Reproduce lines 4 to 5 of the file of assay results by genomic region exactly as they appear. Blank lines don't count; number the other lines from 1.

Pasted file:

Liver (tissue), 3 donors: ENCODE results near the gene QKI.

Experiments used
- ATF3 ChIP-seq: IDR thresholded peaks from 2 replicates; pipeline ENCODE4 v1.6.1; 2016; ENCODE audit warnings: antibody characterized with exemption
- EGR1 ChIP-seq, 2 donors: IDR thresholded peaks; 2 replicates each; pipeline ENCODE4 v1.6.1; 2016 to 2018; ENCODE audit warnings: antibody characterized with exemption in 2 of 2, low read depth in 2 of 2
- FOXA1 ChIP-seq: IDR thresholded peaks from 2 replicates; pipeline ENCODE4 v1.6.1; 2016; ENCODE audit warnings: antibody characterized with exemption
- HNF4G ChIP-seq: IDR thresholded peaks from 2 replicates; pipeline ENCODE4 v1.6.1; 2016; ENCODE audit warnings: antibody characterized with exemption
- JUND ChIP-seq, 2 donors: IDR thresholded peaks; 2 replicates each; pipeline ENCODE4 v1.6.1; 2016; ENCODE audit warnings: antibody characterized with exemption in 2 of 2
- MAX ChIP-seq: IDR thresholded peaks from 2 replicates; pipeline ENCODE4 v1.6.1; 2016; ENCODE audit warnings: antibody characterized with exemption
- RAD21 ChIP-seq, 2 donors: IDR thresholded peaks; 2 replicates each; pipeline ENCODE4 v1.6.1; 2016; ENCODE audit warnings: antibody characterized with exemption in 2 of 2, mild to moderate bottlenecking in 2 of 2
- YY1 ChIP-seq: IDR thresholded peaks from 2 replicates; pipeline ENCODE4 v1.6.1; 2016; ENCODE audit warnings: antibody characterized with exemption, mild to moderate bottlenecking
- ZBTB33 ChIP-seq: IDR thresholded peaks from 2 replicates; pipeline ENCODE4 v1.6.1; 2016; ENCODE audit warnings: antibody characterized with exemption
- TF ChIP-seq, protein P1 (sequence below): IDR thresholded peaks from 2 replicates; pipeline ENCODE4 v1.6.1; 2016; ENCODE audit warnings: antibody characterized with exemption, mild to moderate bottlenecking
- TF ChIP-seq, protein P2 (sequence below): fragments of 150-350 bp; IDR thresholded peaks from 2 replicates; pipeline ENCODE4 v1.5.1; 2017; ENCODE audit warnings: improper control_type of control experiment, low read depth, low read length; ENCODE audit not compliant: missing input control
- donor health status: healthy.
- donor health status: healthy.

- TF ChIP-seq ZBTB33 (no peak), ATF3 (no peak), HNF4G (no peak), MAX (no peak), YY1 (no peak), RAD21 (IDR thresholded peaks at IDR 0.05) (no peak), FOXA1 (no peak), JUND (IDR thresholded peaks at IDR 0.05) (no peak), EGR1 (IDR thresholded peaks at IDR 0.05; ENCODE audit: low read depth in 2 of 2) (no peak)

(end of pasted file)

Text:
- EGR1 ChIP-seq, 2 donors: IDR thresholded peaks; 2 replicates each; pipeline ENCODE4 v1.6.1; 2016 to 2018; ENCODE audit warnings: antibody characterized with exemption in 2 of 2, low read depth in 2 of 2
- FOXA1 ChIP-seq: IDR thresholded peaks from 2 replicates; pipeline ENCODE4 v1.6.1; 2016; ENCODE audit warnings: antibody characterized with exemption